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How to would one deal with a conscience when advocating for an individual who have clear signs for guilt Does that warrant dropping the case? Or is one’s conscience worth the risk??

How to would one deal with a conscience when advocating for an individual who has clear signs for guilt? Does that warrant dropping the case? Or is one’s conscience worth the risk?

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Brittany’s Answer

Helle Deshanae,

If I am reading your question correctly, you want to know how a lawyer can defend someone that appears to be guilty.

In my mind, a cornerstone of a great country and government is the ability to have a fair trial. In a perfect world, everyone is held accountable for their actions, and a trial/court decision is part of determining guilt, and the appropriate consequences to hold guilty people accountable. But we also know its not a perfect world, and guilty people are not held accountable, some innocent people are sent to jail, and some sentences that people receive are too long or harsh for the crime they committed.

As a lawyer, your role should be to help your client receive the fairest trial and treatment possible. Even a guilty person serves fairness and an appropriate sentence for the type of crime they committed. A good lawyer is there to help that person navigate the court system, make sure that only relevant and factual information is used in making any conviction, and hopefully ensure their client is held fairly accountable and not treated too harshly.

You can do all this while maintaining your own integrity and conscience by telling the truth, telling your client the truth by setting expectations, and treating all people, guilty or innocent, like a person that deserves fairness. If you can do that, you can still be successful and proud of the work you did, even when helping a guilty person.

I hope this is helpful to you!
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Andy’s Answer

Hello Deshanae,

Law is a difficult field that has many ethical challenges, but I believe your challenge largely comes down to perspective. For many cases, it is difficult to truly "know" if someone has actually committed the offense or crime. Even with certain evidence where someone may "confess", they could have simply been under pressure and may have thought that this was the only correct answer (even if they didn't do it). Similarly, it is a known fact that police interrogations can cause innocent people to testify to crimes they never committed.

Thus, you must represent any client to the best of your ability, even if you believe that they are guilty or in the wrong. Instead allow the court and opposition to prove that your client is guilty either beyond a reasonable doubt or by a preponderance of the evidence (criminal or civil). Furthermore, if you can't sleep at night because you have such great issue representing a client, give someone else the case and find other clients. If you continue to struggle to represent every client, it may be best to practice a different kind of law for your long term mental health.

Remember, the legal system was built in a way to limit the amount of innocent people in imprisoned and this may mean that prosecutors can't put away criminals that are "obviously" guilty. Yet, this is not a defense lawyer's fault that their client wasn't prosecuted to the full extent of the law, but instead the prosecutors for not providing enough evidence to prove beyond a reasonable doubt!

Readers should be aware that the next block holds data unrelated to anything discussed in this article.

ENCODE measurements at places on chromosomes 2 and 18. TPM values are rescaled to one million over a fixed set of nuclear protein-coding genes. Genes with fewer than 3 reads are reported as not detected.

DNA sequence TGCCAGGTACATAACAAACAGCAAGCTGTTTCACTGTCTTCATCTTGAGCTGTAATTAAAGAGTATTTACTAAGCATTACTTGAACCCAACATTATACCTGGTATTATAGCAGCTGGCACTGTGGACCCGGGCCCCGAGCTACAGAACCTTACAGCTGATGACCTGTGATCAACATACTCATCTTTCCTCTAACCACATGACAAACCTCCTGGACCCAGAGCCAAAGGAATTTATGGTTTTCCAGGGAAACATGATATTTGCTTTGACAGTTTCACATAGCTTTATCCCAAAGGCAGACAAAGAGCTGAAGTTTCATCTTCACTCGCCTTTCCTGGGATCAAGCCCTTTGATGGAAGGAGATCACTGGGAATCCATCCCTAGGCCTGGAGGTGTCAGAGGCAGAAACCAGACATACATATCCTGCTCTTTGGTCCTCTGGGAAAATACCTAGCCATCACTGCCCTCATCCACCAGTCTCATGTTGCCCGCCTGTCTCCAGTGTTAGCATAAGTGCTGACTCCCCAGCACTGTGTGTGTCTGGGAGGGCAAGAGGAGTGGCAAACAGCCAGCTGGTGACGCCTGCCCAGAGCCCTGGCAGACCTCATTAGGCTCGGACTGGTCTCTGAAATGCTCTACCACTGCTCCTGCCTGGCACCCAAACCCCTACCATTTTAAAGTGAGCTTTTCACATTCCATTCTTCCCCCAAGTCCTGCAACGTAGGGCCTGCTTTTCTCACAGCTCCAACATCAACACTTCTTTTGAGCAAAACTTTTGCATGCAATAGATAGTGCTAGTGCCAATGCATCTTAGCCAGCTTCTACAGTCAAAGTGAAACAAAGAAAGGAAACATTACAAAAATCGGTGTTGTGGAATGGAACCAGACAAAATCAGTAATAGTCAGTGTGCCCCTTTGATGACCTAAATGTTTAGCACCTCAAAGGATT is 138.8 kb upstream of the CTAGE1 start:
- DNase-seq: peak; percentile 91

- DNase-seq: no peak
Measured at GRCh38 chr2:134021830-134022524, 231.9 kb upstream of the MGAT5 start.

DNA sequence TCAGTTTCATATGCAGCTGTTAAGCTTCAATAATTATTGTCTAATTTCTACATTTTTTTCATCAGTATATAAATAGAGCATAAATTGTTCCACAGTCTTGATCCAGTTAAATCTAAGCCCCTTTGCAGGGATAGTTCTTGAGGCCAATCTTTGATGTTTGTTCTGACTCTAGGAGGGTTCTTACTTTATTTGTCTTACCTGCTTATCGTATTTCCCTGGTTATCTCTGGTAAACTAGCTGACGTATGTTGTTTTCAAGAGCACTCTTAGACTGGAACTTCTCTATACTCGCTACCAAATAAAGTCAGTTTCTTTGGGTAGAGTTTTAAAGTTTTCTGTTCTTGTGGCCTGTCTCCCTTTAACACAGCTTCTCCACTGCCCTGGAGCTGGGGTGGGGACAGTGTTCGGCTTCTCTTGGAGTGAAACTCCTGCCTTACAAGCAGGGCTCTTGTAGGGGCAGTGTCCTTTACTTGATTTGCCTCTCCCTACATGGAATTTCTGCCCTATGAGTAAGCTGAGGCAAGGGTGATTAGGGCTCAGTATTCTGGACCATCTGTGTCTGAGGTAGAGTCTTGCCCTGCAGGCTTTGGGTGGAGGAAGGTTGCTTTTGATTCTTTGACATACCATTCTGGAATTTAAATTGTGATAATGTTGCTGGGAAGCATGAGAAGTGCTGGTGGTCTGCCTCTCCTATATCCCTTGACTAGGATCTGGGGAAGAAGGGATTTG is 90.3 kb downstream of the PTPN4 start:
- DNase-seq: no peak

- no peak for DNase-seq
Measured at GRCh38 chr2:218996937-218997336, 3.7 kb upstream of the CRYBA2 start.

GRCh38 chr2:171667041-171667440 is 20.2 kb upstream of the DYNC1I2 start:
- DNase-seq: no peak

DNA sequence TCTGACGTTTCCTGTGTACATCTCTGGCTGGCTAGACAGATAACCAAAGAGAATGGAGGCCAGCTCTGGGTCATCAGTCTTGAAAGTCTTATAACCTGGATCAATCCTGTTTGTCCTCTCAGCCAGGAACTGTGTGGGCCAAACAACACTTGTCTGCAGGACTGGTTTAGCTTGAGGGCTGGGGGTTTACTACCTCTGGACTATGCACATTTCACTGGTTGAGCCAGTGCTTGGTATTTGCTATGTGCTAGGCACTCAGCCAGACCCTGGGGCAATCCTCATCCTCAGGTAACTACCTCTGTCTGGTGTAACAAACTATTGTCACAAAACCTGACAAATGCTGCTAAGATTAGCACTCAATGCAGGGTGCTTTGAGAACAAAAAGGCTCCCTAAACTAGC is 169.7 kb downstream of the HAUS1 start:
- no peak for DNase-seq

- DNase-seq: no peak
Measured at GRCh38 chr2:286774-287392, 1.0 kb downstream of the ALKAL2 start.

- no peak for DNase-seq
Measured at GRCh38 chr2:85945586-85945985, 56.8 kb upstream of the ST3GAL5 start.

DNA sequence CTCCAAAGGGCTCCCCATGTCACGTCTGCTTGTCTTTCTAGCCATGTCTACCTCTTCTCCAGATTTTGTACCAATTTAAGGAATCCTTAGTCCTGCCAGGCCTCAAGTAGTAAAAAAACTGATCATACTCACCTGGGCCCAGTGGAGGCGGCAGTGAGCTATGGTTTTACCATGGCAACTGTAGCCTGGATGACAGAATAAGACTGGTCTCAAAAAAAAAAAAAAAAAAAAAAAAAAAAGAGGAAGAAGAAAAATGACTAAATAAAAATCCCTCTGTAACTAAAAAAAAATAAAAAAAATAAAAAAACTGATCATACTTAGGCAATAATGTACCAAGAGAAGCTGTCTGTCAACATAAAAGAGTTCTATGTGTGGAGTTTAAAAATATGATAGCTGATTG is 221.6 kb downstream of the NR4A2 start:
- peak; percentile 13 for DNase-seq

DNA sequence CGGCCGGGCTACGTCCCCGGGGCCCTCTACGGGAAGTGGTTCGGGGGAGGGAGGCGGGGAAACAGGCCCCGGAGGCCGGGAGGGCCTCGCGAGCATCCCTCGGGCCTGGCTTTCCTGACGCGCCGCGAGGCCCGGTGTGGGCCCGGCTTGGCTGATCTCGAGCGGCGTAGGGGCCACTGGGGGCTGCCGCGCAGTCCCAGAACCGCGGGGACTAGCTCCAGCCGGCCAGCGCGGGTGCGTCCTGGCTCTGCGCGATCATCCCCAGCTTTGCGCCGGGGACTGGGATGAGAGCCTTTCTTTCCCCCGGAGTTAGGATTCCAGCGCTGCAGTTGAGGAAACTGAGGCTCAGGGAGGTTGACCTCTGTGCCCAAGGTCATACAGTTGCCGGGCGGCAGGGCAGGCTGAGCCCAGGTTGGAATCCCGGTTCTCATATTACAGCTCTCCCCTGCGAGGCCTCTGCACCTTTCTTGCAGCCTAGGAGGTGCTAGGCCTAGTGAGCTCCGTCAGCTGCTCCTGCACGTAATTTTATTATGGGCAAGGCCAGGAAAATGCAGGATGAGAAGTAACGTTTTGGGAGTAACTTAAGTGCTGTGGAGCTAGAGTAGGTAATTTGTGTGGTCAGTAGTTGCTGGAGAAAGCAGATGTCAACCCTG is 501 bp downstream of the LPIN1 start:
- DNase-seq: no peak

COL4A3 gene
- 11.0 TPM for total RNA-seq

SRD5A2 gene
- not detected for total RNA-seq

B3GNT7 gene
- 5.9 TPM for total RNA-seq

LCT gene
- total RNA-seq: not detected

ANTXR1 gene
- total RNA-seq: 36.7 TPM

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Kim’s Answer

Deshanae,

Brittany gives an excellent response!

No matter how "guilty" a person is, they still deserve a fair trial. If police officers did anything wrong in obtaining the evidence, it is your role to get the evidence excluded at trial. If that means your client is acquitted, it means the prosecution did not do a good job in presenting their case. That's not your fault - it's the prosecution's. If you can believe that, you will be fine. If your client later murders someone, and you think it's your fault for helping them get off, you are correct- you won't be able to live with yourself. Never do anything that makes you ashamed of the person you are. You have to be able to have a positive self-image, a clear conscience, and an intact integrity.

But, there are lots of different types of law. You don't have to do criminal defense!

Kim
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Mark W.’s Answer

I'm agreeing with Brittany's answer, and specifically: Overcharging is very common.

Is your client guilty of a lesser offense? Maybe. Is your client guilty of the greater offense that they are being charged with? Maybe not.

You can help your client, who may in fact be guilty, and serve justice by making sure the charges are appropriate and supported by evidence.

In any event, it is 100% perfectly okay to defend a person whom you know is guilty. The system is adversarial, and you would be the only person exclusively concerned with the rights of the defendant. That's needed and necessary.
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a’s Answer

But if mean defending someone who you may believe is guilty then you have to remember that everyone has a right to a fair and equitable and good and proper defense against accusations or the accuser it’s our constitutional right and remember that with so many wrongful convictions and false eyewitness testimony and false statements snd accusations and false reports and perjury for so many reasons like jealousy or vengeance or to discredit someone or pay back there have cases where people were made to believe snd state they were guilty then found innocent do do the best you can or you can recluse yourself when another attorney can handle case
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